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Meet the Nurse Practitioner Fighting to Make Infertility Treatment More Accessible

NP Tara Brandner never wants another couple to have to max out their credit cards just to start a family.

Millions of couples silently struggle with infertility, and the costs of trying to combat it can be in the thousands for a single month. The high price point of fertility treatments makes them inaccessible to many. That’s why one nurse practitioner, Tara Brandner, DNP, APRN, FNP-MS, of Ashley, North Dakota, is waging a legal battle for people struggling to get pregnant.

Dr. Brandner, who has endometriosis, welcomed her son, Hayden, in January 2018. In the years leading up to the birth, she spent some $38,000 on three rounds of IUI and one of in-vitro fertilization. It was such an emotional experience that in her pregnancy announcement, she included the dozens of syringes necessary to get her there.

“I was very quiet about my journey at first,” Dr. Brandner says. “I only told my family and a handful of friends, and as I got deeper into treatment, it was a really lonely place.”

This hardship and the health policy fellowship Dr. Brandner enrolled in through the American Association of Nurse Practitioners (AANP) inspired her to fight in the North Dakota legislature for a bill requiring health insurers to cover the cost of infertility care. Under the bill, egg extraction and storage, medication, ultrasounds, and lab tests must all be covered. It also addresses the needs of cancer patients, who often struggle with infertility due to radiation and chemotherapy. Dr. Brandner began her work in partnership with RESOLVE: The National Infertility Association in October 2018. By November, she already had a sponsor for the bill, Sen. John Grabinger, a Democrat.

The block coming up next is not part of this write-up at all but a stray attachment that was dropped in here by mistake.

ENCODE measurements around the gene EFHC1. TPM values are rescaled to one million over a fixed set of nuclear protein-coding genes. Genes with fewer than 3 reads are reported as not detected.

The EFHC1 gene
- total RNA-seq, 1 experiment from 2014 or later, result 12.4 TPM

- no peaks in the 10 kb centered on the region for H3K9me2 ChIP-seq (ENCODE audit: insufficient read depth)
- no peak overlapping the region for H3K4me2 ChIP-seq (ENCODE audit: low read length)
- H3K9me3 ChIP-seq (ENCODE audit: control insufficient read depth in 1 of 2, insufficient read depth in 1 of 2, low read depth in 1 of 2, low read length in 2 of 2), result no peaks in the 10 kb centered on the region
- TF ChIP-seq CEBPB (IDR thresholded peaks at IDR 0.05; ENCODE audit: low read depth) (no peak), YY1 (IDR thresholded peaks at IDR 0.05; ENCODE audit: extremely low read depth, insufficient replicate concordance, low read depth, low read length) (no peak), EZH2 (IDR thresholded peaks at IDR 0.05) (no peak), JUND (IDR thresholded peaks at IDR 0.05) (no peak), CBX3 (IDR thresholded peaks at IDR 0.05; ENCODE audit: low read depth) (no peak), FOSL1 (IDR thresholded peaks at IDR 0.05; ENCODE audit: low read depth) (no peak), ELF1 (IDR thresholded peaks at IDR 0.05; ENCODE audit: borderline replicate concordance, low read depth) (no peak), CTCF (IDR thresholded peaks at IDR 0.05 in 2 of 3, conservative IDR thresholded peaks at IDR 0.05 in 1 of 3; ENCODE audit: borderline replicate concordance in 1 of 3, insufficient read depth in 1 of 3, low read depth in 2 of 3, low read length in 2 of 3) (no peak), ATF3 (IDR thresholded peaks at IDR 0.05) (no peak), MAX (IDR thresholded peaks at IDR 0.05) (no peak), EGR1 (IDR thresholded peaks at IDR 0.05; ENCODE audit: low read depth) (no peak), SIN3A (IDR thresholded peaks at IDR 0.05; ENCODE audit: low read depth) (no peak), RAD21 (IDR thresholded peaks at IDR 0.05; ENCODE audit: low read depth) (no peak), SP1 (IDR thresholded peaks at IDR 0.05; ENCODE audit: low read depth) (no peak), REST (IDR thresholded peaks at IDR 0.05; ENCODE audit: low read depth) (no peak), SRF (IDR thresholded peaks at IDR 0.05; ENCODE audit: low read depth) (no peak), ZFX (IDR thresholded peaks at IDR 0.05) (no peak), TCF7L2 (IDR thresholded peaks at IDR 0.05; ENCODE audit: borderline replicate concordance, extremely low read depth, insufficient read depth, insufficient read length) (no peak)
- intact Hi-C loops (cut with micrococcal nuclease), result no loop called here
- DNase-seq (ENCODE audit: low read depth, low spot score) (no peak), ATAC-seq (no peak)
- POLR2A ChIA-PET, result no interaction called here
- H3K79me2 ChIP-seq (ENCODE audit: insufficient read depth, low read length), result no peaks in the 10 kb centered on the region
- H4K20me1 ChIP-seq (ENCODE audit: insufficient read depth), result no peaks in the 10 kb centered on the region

“As a healthcare provider, I see other ridiculous things that are covered by insurance,” she explains. “You don’t want to acknowledge infertility? I did cross fit and the paleo diet, but it didn’t affect my infertility. It’s a disease where nothing can be done, and it’s not covered.”

In February, the bill failed to pass in the state senate, but Dr. Brandner’s still fighting. She’ll be on the floor sharing her story during the next session in 2021. In the interim, she’s talking to local lawmakers and insurers to educate them on the other states who’ve passed similar laws, including New York and Delaware. She also openly discusses her advocacy and shares the stories of other couples on her Facebook page, Beating the Infertility Stigma in North Dakota.

These other families affected by the high cost of fertility treatments have also been a huge motivator for Dr. Brandner.

“I’ve had more and more people locally coming up to me telling me, we’re putting mortgages on our house, maxing out credit cards, taking out loans—just to start a family,” she says. “People have told me, ‘You’re giving me a platform to share my story.’ Finally, their voices are being heard.”

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